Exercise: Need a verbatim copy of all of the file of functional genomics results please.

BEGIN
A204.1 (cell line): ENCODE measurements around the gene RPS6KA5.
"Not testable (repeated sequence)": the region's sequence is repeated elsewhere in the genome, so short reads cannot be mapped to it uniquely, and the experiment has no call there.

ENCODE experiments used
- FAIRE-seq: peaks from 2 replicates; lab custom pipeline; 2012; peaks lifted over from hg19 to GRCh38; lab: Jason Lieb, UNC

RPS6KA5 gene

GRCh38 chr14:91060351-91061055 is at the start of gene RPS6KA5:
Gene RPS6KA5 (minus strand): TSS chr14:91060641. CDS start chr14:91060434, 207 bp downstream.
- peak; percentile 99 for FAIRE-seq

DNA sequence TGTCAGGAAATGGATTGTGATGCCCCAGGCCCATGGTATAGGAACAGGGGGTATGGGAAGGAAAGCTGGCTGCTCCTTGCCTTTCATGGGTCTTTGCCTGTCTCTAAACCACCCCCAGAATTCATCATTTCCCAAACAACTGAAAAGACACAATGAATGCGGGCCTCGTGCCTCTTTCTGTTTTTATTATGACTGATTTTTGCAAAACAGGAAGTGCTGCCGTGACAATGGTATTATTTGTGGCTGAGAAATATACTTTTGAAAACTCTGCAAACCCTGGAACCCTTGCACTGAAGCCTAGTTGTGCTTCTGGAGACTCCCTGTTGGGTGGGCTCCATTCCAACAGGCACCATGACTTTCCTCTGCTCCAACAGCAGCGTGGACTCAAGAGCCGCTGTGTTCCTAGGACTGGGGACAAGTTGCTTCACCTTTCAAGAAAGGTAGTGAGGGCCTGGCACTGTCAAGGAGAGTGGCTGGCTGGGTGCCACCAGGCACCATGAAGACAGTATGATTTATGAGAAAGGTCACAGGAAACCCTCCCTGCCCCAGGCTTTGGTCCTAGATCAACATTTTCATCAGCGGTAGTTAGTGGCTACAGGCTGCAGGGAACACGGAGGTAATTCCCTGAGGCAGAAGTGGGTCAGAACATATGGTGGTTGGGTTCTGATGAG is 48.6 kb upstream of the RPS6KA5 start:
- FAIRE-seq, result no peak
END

A204.1 (cell line): ENCODE measurements around the gene RPS6KA5.
"Not testable (repeated sequence)": the region's sequence is repeated elsewhere in the genome, so short reads cannot be mapped to it uniquely, and the experiment has no call there.

ENCODE experiments used
- FAIRE-seq: peaks from 2 replicates; lab custom pipeline; 2012; peaks lifted over from hg19 to GRCh38; lab: Jason Lieb, UNC

RPS6KA5 gene

GRCh38 chr14:91060351-91061055 is at the start of gene RPS6KA5:
Gene RPS6KA5 (minus strand): TSS chr14:91060641. CDS start chr14:91060434, 207 bp downstream.
- peak; percentile 99 for FAIRE-seq

DNA sequence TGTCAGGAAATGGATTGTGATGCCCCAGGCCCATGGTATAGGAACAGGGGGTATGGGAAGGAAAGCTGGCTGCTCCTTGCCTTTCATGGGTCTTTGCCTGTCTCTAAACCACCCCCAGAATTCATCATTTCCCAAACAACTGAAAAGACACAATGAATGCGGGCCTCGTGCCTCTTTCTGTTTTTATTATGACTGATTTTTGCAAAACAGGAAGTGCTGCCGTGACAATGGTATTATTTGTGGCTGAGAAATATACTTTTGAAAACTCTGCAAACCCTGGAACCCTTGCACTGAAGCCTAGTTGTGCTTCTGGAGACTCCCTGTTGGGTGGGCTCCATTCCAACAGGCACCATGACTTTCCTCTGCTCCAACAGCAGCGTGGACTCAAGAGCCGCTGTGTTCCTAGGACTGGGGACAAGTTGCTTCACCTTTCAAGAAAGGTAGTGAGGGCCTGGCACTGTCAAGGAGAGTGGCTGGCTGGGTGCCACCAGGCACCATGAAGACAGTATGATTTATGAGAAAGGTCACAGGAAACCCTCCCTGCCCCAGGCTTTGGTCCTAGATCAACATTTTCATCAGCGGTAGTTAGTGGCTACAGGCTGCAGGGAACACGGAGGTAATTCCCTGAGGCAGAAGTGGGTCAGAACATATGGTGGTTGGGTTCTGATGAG is 48.6 kb upstream of the RPS6KA5 start:
- FAIRE-seq, result no peak